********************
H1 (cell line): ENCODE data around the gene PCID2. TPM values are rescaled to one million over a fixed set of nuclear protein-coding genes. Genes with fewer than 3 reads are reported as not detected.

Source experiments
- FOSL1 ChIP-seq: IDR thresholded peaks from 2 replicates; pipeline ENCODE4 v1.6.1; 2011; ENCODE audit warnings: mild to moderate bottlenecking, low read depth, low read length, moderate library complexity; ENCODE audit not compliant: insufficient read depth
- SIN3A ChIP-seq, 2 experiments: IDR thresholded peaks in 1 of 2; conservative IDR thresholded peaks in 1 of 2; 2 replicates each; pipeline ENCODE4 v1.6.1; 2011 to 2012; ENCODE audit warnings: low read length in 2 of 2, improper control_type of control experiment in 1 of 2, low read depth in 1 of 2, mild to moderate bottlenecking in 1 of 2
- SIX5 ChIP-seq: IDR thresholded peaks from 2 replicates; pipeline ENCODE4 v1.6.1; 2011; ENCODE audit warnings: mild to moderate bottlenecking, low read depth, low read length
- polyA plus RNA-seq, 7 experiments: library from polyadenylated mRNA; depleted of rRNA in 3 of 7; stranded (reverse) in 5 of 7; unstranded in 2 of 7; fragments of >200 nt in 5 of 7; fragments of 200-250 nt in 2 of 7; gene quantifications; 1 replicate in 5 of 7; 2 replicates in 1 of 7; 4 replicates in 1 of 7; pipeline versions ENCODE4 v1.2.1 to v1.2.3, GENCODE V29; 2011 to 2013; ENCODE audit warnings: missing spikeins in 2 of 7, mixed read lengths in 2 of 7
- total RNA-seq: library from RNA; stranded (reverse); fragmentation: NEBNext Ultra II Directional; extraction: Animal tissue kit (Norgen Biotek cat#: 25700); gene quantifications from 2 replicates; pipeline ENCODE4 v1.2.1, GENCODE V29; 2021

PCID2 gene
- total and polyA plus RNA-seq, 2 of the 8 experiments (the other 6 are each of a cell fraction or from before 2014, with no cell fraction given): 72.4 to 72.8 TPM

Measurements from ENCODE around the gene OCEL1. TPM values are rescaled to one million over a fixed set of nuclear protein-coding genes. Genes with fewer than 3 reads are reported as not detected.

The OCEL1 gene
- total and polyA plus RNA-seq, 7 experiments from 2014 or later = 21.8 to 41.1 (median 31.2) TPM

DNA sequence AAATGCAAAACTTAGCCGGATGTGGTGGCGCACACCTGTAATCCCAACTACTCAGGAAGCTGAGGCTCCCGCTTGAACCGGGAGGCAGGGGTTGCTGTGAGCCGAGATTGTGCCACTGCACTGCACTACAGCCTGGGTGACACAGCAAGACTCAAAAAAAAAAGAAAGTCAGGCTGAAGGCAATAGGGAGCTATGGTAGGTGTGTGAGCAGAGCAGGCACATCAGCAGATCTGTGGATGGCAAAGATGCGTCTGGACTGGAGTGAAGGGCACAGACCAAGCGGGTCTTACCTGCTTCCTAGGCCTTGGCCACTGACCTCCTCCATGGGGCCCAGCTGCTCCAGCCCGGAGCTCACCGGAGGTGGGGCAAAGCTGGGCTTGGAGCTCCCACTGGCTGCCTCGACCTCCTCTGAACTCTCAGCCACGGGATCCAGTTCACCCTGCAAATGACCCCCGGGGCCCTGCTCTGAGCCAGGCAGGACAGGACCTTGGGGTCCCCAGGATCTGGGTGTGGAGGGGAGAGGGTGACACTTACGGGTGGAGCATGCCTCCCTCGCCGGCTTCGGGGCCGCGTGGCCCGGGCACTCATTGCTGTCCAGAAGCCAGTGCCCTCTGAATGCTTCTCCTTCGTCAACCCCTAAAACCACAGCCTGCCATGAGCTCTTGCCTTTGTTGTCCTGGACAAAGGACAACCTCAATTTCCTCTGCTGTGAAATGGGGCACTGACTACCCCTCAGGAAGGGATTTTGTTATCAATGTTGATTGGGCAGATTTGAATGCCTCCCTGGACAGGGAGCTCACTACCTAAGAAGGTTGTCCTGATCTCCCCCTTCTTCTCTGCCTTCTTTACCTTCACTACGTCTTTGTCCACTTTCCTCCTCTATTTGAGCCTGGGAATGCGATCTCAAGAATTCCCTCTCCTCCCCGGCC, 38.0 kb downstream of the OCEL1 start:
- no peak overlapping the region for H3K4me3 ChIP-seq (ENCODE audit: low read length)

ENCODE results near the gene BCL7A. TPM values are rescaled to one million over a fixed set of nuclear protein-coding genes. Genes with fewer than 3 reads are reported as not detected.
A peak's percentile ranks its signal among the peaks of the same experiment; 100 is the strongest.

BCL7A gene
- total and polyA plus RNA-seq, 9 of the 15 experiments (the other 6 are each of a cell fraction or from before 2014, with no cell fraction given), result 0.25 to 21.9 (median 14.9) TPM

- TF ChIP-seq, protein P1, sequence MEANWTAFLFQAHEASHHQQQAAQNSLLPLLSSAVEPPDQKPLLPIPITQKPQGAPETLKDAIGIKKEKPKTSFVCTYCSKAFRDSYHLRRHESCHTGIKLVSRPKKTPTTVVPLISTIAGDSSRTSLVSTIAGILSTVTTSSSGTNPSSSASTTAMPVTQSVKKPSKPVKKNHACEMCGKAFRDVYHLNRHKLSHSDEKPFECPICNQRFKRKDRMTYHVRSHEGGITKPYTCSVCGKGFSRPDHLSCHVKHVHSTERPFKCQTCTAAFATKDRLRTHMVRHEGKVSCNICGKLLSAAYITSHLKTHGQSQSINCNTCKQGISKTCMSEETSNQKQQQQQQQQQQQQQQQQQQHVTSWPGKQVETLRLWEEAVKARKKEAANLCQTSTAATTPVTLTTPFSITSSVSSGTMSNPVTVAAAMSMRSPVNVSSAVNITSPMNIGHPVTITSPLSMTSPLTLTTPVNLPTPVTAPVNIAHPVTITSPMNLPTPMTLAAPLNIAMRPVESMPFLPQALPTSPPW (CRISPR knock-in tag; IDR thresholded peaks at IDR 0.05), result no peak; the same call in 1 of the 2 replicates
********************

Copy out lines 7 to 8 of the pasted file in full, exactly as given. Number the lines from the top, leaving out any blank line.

- total RNA-seq: library from RNA; stranded (reverse); fragmentation: NEBNext Ultra II Directional; extraction: Animal tissue kit (Norgen Biotek cat#: 25700); gene quantifications from 2 replicates; pipeline ENCODE4 v1.2.1, GENCODE V29; 2021

PCID2 gene